Sustainable Water Resources Management and Creation of Governance Structures in and around a Protected Area in the Dominican Republic

Grantee: 
New York, NY, United States of America
$174,000
over 2 years
2010
Project Location: 
Dominican Republic
Project Goals: 

This grant supports the University's Center for Environment, Economy and Society (CEES) to develop a water management program in Miches, Dominican Republic that can be replicable in other resource-poor communities and to assist in the design and establishment of community-based water management boards. This project links technical water assessment with development of local capacity and local management of water resources. The University began working with local communities in Miches to improve broader access to water and to improve its quality in 2006. Miches has a population of 22,000 and is one of the poorest communities in the second poorest province in the Dominican Republic. It has no sewage system, water purification plant, plan for solid waste treatment, and oftentimes, no access to water. Additionally, recent government agreements with investors to allow tourism development in the area might promise economic development benefits, but will place significant demands on the water supply, produce additional waste and further strain a fragile hydrological system.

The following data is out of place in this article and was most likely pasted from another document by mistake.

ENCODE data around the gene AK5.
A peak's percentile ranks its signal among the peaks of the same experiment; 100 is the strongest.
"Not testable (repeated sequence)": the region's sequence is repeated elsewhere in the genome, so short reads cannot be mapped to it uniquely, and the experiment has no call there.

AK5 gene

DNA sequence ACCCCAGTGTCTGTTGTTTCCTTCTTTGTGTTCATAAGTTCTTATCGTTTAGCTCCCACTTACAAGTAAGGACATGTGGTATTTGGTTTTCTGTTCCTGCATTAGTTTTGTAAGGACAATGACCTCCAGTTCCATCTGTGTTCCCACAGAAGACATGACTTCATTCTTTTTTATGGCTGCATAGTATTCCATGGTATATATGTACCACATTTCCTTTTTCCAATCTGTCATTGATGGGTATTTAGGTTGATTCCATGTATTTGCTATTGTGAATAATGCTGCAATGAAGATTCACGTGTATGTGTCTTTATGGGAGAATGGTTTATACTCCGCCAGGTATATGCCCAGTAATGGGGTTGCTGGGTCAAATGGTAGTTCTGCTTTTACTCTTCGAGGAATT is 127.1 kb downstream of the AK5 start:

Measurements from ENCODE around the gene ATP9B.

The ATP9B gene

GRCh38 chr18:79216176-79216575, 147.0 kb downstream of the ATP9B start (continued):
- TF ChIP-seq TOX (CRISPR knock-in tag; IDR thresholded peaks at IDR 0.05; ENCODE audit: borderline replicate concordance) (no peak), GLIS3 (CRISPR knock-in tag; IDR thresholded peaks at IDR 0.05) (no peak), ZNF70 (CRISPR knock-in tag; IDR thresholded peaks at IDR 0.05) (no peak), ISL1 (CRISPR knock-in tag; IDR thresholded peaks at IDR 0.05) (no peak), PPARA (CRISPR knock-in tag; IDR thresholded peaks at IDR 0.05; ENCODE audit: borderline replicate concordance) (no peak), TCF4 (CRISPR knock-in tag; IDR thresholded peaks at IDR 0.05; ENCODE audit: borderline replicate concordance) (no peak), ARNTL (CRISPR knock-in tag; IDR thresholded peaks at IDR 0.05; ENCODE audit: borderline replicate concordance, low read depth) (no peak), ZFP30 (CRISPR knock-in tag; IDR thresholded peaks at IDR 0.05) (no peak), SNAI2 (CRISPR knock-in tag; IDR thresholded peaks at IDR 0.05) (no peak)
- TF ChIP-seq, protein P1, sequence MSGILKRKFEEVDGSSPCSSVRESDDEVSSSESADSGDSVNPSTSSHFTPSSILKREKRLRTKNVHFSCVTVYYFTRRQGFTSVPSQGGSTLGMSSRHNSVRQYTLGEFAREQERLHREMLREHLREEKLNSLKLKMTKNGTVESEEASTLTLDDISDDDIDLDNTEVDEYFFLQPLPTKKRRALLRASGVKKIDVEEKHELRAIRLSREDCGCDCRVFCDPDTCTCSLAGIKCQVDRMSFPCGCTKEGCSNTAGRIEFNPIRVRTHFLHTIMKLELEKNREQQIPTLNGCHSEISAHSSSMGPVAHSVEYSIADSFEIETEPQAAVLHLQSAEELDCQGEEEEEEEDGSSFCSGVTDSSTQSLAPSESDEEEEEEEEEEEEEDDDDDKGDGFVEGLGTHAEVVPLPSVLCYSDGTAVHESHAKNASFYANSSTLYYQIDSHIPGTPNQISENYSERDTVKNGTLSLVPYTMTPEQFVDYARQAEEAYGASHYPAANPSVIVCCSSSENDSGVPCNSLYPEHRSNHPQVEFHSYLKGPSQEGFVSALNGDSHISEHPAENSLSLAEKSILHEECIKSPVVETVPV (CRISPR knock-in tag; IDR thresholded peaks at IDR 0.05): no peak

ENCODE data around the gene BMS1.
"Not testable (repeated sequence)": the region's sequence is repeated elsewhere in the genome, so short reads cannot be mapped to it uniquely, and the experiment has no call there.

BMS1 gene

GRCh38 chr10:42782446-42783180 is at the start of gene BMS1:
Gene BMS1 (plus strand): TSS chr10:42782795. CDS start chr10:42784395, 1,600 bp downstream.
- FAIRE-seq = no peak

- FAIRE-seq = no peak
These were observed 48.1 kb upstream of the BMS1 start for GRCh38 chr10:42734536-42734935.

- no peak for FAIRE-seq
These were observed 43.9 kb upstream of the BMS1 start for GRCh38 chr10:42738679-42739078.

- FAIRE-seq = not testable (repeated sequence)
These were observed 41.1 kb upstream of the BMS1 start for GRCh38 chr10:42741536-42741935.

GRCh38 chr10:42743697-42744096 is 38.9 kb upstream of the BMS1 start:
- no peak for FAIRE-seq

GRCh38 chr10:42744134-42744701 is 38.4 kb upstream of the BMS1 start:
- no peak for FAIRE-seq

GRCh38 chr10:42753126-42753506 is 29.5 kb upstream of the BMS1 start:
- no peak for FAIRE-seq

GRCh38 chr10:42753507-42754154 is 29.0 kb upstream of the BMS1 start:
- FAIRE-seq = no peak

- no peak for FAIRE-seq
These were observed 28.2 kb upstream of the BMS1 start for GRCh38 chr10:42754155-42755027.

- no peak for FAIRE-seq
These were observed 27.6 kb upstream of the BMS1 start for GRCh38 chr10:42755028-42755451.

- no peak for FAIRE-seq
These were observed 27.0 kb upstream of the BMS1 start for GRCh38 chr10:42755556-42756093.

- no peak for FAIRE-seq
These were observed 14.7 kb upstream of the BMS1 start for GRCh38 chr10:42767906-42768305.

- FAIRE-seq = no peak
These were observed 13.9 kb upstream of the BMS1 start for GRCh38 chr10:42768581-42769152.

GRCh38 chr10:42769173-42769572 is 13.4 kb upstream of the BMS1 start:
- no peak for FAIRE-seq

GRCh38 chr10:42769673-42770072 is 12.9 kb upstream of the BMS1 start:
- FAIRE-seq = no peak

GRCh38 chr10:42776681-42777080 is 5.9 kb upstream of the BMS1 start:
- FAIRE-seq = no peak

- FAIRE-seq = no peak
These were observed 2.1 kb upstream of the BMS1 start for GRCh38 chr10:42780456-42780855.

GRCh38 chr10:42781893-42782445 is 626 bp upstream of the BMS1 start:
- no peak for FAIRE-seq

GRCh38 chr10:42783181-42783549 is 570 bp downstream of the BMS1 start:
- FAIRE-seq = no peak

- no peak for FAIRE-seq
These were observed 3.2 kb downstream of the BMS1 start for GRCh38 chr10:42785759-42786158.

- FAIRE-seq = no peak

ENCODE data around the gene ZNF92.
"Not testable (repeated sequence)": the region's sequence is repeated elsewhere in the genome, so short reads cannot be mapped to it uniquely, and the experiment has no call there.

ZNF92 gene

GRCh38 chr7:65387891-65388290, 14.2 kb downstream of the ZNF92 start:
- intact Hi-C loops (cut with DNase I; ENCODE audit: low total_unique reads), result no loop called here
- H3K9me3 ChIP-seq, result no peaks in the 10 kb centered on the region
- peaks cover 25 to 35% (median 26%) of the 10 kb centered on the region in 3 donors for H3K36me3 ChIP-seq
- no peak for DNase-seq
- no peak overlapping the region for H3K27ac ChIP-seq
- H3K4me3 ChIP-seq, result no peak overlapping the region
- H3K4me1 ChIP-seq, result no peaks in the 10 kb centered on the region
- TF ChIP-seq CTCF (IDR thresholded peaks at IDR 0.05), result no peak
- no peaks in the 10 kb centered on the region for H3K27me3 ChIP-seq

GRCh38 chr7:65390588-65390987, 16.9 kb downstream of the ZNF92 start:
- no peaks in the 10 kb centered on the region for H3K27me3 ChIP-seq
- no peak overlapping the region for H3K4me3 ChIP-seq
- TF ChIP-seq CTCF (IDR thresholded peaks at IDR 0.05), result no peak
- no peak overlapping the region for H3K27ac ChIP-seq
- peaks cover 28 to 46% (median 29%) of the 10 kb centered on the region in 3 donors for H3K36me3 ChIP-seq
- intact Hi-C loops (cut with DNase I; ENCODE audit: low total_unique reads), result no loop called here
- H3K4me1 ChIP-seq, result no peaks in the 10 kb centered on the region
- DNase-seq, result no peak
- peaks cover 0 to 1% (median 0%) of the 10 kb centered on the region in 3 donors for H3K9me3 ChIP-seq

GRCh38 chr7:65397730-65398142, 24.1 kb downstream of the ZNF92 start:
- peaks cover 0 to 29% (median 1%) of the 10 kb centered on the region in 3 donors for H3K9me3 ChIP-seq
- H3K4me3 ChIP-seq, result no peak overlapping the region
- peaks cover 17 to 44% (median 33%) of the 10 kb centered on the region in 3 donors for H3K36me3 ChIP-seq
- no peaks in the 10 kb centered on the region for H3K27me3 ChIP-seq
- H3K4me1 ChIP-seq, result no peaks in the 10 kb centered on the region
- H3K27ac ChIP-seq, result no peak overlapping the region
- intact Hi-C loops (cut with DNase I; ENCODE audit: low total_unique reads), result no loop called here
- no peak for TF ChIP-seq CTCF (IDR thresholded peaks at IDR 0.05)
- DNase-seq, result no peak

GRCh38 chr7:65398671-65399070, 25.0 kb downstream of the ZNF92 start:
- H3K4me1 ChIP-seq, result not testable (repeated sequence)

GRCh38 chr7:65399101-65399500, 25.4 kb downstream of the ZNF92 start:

The initiative goes beyond providing pathogen free drinking water to include water resource management across the entire basin, encompassing upland deforestation, erosion control, animal husbandry, farming practices, and sewage and solid waste disposal. The Ridge to Reef concept presupposes that improvements to water quality in the upper reaches of a water basin will lessen negative impacts in the shared surface water, groundwater and marine systems downhill. The people living in the Miches Basin watershed cannot solve the crisis of dying fisheries without addressing upstream dairy and crop farming practices. Farmers' indiscriminate use of unregulated plant fertilizers or pesticides contribute to fish die-off episodes and, because much of central Miches relies on fish for its income, this has exacerbated poverty in the region.

Historic Program Area: 
Environmental Policy
Project Director: 
Don J. Melnick
(212) 854-8186